Surgeon Commander Richard Graham of the Royal Navy Reserves unit, HMS Flying Fox, based in Bristol, was nominated for this award as a result of his deployment as a consultant radiologist this year to Afghanistan. He has contributed to the world-class trauma outcomes from the hospital at Camp Bastion. It is his second deployment, the first being in 2010. He has also been involved in disaster relief training undertaking an exercise in Cyprus in 2008...

The Healthcare Reservist of the Year Award is presented to an individual who has made an outstanding contribution to the healthcare of patients in the Armed Forces or the Reserve Services. This award is only open to individual healthcare professionals serving in the reserve services at the time of the activity/piece of work cited, but within that restriction is open to healthcare professionals in any discipline...
 
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Reverend Stuart Hallam RN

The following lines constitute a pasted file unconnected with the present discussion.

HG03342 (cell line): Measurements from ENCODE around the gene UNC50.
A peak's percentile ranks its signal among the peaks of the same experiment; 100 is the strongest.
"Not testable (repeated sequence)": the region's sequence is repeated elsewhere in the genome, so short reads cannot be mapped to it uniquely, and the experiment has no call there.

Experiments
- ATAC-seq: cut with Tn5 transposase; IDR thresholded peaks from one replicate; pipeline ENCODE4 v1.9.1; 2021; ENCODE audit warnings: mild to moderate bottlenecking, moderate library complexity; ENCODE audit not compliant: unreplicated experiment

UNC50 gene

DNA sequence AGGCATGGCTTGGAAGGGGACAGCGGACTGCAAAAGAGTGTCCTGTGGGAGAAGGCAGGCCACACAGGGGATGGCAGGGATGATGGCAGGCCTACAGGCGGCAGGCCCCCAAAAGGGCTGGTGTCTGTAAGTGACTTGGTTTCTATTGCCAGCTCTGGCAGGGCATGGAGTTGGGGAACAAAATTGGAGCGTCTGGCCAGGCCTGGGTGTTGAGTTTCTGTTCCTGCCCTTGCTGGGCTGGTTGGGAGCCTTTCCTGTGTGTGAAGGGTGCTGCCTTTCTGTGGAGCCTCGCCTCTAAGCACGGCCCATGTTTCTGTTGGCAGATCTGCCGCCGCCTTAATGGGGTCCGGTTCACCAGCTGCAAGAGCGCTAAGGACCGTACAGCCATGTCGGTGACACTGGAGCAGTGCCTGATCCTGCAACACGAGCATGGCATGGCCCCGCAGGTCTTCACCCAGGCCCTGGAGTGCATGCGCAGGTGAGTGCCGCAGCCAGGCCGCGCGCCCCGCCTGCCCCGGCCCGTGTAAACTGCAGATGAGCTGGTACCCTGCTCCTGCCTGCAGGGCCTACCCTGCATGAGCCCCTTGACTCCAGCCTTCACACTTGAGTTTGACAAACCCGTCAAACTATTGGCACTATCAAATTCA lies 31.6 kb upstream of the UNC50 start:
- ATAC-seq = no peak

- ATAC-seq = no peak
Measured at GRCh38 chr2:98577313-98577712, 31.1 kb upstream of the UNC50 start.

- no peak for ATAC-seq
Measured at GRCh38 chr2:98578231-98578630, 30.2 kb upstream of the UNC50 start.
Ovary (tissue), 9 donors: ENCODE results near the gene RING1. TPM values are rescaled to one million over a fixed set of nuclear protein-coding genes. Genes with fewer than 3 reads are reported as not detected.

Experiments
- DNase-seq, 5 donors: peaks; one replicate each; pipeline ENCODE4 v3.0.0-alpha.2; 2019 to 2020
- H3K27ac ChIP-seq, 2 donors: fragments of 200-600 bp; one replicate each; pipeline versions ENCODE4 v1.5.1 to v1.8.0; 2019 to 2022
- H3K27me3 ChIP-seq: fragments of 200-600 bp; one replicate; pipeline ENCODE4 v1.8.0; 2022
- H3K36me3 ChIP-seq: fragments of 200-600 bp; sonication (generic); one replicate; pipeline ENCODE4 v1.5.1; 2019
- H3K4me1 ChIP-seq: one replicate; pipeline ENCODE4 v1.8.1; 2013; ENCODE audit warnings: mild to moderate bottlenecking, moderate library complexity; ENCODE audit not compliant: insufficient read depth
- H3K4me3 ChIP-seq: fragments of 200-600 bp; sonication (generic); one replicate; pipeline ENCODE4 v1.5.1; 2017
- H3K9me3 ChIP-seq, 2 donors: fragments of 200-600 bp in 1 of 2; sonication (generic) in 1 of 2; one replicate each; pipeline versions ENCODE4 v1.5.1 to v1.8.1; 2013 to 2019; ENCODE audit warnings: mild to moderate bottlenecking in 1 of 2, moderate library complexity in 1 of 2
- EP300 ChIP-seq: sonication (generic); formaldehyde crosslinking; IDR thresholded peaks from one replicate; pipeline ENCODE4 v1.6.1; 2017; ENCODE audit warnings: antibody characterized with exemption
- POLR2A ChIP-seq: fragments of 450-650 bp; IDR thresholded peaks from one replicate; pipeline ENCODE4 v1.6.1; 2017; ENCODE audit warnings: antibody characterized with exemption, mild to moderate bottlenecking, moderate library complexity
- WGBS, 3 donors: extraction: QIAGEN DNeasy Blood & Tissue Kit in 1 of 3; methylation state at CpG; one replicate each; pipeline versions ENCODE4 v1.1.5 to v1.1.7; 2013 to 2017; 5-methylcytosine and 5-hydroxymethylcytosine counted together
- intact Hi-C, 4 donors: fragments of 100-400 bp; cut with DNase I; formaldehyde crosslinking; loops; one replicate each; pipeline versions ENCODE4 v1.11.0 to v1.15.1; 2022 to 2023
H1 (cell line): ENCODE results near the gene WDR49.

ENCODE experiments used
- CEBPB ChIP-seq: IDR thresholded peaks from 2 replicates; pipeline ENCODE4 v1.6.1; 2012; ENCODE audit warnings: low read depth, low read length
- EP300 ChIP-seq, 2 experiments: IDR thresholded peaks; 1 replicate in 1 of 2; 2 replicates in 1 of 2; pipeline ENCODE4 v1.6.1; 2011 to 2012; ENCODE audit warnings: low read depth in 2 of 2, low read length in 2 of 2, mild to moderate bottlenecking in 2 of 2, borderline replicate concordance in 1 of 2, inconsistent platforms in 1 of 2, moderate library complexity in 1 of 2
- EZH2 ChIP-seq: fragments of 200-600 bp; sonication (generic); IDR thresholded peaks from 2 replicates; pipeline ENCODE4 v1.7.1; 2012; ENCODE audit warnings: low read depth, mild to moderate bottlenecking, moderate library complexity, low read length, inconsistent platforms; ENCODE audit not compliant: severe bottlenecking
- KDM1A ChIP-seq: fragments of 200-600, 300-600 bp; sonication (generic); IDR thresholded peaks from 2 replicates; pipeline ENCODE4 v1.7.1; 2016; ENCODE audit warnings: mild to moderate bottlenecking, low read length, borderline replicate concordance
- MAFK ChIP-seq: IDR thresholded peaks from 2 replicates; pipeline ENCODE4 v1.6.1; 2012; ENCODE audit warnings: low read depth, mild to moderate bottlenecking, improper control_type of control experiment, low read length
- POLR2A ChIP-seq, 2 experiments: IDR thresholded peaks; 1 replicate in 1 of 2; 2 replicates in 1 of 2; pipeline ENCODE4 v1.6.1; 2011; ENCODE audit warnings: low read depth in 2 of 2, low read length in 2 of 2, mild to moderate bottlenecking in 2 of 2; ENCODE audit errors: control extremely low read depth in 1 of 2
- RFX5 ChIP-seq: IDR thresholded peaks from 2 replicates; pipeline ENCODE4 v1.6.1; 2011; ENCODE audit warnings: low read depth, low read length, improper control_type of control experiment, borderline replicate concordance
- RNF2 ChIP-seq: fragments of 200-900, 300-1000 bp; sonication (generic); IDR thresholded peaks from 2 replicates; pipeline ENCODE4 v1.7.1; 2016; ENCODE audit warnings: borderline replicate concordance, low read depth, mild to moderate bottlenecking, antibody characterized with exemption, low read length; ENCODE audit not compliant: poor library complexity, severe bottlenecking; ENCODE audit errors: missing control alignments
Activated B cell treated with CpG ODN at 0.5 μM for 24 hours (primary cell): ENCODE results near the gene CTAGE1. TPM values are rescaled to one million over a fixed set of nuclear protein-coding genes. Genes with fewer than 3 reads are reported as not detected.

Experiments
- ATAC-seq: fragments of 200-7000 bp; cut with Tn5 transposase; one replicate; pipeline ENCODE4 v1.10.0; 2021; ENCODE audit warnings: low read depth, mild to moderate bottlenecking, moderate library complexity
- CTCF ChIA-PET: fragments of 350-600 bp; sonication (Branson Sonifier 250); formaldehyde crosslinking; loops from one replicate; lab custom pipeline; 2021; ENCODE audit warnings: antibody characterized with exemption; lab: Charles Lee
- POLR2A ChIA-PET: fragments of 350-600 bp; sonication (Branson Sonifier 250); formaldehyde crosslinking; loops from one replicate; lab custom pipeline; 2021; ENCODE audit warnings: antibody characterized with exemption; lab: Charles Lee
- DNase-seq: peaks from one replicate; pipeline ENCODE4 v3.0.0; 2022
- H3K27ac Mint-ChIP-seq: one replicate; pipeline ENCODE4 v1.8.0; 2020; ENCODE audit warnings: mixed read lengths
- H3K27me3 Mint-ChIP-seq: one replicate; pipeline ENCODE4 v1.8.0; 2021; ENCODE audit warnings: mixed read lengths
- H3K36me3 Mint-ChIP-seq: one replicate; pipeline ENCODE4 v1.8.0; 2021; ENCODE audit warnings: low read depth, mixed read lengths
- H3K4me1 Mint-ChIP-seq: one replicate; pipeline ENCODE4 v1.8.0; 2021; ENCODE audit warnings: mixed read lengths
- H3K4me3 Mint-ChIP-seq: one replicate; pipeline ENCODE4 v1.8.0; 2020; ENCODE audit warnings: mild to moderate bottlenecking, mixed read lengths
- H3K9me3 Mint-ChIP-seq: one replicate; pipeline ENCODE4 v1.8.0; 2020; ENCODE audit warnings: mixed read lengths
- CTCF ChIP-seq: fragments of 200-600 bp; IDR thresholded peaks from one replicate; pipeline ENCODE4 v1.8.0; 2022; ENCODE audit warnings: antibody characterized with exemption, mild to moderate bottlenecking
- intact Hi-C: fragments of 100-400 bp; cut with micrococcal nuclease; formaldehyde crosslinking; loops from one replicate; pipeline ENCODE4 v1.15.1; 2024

(RN photo)​


ITV News 4 Jun 2013 said:
A Royal Navy Commando Chaplain from Devon has been deployed to Afghanistan to provide support to military personnel, where he travels throughout the vast base of Camp Bastion on his very own ‘God Quad’. Reverend Stuart Hallam, 47, is one of only a handful of Commando trained Chaplains in the Royal Navy. He's currently serving on a 3 month tour of duty as the Chaplain to the Joint Aviation Group (JAG), based at Camp Bastion in Helmand Province...

Back in the UK, Stuart serves as the Chaplain to Commando Helicopter Force (CHF), based at RNAS Yeovilton...
 
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Honours and awards ceremony at RAF Wyton
with presentations by Brigadier Nick Davies


Cambridge News & Crier 30 May 2013 said: